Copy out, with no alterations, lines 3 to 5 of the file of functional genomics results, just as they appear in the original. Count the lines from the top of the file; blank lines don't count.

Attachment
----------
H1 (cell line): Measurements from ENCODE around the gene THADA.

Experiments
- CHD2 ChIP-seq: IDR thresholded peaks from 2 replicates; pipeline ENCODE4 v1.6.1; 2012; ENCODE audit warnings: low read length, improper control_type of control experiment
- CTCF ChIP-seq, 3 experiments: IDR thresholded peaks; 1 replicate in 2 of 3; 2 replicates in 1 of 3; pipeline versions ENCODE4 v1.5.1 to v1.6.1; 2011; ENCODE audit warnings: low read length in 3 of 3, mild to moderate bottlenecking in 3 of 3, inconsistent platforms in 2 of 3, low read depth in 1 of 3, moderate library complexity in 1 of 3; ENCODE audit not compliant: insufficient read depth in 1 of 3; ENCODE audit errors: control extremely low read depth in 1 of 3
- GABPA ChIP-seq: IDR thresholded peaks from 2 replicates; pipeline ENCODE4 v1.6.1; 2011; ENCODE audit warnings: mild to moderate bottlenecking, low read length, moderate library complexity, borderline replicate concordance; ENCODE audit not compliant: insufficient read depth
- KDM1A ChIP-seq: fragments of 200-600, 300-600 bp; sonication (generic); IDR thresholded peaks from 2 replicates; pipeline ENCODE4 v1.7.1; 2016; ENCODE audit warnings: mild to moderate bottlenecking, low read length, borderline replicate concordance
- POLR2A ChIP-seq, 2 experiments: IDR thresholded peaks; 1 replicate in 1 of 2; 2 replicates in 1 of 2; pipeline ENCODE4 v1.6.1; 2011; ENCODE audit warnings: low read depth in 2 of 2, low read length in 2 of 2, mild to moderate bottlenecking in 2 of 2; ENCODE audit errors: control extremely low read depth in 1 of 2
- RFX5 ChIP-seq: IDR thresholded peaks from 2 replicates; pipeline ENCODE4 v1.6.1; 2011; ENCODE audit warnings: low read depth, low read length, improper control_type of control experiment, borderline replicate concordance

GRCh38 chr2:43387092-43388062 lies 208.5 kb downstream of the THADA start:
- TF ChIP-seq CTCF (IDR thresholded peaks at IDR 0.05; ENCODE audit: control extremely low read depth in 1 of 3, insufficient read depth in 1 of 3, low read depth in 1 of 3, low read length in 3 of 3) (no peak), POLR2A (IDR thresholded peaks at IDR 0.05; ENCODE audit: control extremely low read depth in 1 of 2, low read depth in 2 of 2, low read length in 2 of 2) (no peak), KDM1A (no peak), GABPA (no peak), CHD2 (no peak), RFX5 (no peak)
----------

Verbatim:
- CHD2 ChIP-seq: IDR thresholded peaks from 2 replicates; pipeline ENCODE4 v1.6.1; 2012; ENCODE audit warnings: low read length, improper control_type of control experiment
- CTCF ChIP-seq, 3 experiments: IDR thresholded peaks; 1 replicate in 2 of 3; 2 replicates in 1 of 3; pipeline versions ENCODE4 v1.5.1 to v1.6.1; 2011; ENCODE audit warnings: low read length in 3 of 3, mild to moderate bottlenecking in 3 of 3, inconsistent platforms in 2 of 3, low read depth in 1 of 3, moderate library complexity in 1 of 3; ENCODE audit not compliant: insufficient read depth in 1 of 3; ENCODE audit errors: control extremely low read depth in 1 of 3
- GABPA ChIP-seq: IDR thresholded peaks from 2 replicates; pipeline ENCODE4 v1.6.1; 2011; ENCODE audit warnings: mild to moderate bottlenecking, low read length, moderate library complexity, borderline replicate concordance; ENCODE audit not compliant: insufficient read depth